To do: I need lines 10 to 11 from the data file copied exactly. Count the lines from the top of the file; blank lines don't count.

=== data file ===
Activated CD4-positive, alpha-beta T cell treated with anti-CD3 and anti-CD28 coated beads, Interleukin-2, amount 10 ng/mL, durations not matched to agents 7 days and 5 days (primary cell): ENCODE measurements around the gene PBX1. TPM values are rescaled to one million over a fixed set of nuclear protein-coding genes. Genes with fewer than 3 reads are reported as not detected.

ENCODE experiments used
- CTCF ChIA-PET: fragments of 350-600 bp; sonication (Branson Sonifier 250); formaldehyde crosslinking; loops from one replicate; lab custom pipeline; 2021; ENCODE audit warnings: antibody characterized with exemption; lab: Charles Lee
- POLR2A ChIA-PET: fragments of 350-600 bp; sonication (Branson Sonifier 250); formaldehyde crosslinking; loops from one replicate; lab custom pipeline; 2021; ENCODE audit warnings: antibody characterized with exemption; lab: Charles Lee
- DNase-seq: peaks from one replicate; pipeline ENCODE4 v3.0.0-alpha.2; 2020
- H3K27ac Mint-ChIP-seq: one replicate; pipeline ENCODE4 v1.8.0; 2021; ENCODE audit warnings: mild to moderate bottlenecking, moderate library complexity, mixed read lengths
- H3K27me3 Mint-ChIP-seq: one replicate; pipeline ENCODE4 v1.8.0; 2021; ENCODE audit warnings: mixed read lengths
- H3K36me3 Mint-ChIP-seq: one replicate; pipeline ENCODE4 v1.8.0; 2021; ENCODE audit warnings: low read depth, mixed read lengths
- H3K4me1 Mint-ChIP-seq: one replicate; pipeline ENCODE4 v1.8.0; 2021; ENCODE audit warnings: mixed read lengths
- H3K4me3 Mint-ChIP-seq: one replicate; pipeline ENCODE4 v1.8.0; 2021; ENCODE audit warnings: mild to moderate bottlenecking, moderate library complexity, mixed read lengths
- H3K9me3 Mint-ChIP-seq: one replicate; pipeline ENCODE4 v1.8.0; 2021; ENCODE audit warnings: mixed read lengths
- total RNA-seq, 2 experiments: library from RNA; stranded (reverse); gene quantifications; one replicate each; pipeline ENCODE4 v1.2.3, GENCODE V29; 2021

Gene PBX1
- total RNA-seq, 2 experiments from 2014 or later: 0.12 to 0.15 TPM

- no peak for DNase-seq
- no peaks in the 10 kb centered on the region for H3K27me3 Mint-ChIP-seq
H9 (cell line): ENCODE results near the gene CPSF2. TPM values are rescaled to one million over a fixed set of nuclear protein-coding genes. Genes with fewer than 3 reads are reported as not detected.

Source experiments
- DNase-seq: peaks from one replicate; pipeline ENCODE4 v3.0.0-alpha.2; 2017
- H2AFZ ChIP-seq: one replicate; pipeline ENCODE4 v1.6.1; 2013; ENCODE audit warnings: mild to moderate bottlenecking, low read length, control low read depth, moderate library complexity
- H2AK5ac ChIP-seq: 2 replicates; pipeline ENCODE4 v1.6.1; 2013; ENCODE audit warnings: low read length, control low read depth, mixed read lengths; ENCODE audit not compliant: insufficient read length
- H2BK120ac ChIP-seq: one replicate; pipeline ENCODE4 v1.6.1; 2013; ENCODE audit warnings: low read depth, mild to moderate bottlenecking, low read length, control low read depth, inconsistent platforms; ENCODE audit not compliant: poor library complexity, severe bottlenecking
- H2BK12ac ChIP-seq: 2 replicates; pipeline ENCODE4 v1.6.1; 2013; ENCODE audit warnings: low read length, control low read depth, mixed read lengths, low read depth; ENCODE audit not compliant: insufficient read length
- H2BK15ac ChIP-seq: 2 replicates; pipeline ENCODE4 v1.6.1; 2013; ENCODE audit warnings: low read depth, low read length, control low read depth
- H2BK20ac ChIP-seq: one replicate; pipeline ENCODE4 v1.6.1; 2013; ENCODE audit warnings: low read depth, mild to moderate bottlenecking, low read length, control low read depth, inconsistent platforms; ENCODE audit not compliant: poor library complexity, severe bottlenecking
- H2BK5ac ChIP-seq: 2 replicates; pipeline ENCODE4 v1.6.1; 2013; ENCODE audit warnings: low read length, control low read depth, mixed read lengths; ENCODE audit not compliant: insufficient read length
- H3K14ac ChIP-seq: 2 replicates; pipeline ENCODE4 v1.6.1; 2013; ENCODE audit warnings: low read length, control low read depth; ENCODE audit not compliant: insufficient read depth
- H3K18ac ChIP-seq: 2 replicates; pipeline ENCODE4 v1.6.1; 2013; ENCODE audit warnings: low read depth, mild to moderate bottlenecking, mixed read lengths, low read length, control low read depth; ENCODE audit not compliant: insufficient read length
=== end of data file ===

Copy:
- H3K4me3 Mint-ChIP-seq: one replicate; pipeline ENCODE4 v1.8.0; 2021; ENCODE audit warnings: mild to moderate bottlenecking, moderate library complexity, mixed read lengths
- H3K9me3 Mint-ChIP-seq: one replicate; pipeline ENCODE4 v1.8.0; 2021; ENCODE audit warnings: mixed read lengths